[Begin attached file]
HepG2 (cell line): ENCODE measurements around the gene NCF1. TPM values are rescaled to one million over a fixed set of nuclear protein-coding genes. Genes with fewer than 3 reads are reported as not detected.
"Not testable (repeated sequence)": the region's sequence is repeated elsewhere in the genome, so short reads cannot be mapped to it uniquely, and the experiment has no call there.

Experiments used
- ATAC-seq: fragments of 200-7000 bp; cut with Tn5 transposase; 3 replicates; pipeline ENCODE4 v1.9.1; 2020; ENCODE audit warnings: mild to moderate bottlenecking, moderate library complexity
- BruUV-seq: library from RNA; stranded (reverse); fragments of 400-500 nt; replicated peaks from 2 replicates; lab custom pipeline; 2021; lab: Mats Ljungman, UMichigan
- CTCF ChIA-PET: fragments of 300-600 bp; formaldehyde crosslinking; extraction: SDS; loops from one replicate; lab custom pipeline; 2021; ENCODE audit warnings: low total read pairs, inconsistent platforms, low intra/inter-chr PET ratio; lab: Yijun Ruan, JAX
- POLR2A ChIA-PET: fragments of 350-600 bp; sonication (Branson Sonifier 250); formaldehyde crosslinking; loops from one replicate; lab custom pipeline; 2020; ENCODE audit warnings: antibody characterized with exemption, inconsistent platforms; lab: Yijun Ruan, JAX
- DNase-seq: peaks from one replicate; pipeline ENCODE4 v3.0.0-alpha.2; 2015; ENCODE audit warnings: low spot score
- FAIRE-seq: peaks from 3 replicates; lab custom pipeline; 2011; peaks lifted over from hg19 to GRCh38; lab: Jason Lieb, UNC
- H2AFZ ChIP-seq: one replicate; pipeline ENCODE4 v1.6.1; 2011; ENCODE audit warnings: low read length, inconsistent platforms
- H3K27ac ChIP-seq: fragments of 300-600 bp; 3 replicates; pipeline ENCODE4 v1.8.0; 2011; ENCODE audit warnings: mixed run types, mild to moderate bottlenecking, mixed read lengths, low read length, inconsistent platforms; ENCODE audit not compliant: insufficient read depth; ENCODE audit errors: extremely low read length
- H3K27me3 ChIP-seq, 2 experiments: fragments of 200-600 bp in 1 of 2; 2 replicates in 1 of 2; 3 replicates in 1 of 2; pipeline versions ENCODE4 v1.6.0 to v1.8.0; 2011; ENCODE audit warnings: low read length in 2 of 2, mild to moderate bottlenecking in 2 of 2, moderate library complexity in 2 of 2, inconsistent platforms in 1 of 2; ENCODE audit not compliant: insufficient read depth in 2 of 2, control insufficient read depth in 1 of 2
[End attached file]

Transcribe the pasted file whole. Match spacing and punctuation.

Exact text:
HepG2 (cell line): ENCODE measurements around the gene NCF1. TPM values are rescaled to one million over a fixed set of nuclear protein-coding genes. Genes with fewer than 3 reads are reported as not detected.
"Not testable (repeated sequence)": the region's sequence is repeated elsewhere in the genome, so short reads cannot be mapped to it uniquely, and the experiment has no call there.

Experiments used
- ATAC-seq: fragments of 200-7000 bp; cut with Tn5 transposase; 3 replicates; pipeline ENCODE4 v1.9.1; 2020; ENCODE audit warnings: mild to moderate bottlenecking, moderate library complexity
- BruUV-seq: library from RNA; stranded (reverse); fragments of 400-500 nt; replicated peaks from 2 replicates; lab custom pipeline; 2021; lab: Mats Ljungman, UMichigan
- CTCF ChIA-PET: fragments of 300-600 bp; formaldehyde crosslinking; extraction: SDS; loops from one replicate; lab custom pipeline; 2021; ENCODE audit warnings: low total read pairs, inconsistent platforms, low intra/inter-chr PET ratio; lab: Yijun Ruan, JAX
- POLR2A ChIA-PET: fragments of 350-600 bp; sonication (Branson Sonifier 250); formaldehyde crosslinking; loops from one replicate; lab custom pipeline; 2020; ENCODE audit warnings: antibody characterized with exemption, inconsistent platforms; lab: Yijun Ruan, JAX
- DNase-seq: peaks from one replicate; pipeline ENCODE4 v3.0.0-alpha.2; 2015; ENCODE audit warnings: low spot score
- FAIRE-seq: peaks from 3 replicates; lab custom pipeline; 2011; peaks lifted over from hg19 to GRCh38; lab: Jason Lieb, UNC
- H2AFZ ChIP-seq: one replicate; pipeline ENCODE4 v1.6.1; 2011; ENCODE audit warnings: low read length, inconsistent platforms
- H3K27ac ChIP-seq: fragments of 300-600 bp; 3 replicates; pipeline ENCODE4 v1.8.0; 2011; ENCODE audit warnings: mixed run types, mild to moderate bottlenecking, mixed read lengths, low read length, inconsistent platforms; ENCODE audit not compliant: insufficient read depth; ENCODE audit errors: extremely low read length
- H3K27me3 ChIP-seq, 2 experiments: fragments of 200-600 bp in 1 of 2; 2 replicates in 1 of 2; 3 replicates in 1 of 2; pipeline versions ENCODE4 v1.6.0 to v1.8.0; 2011; ENCODE audit warnings: low read length in 2 of 2, mild to moderate bottlenecking in 2 of 2, moderate library complexity in 2 of 2, inconsistent platforms in 1 of 2; ENCODE audit not compliant: insufficient read depth in 2 of 2, control insufficient read depth in 1 of 2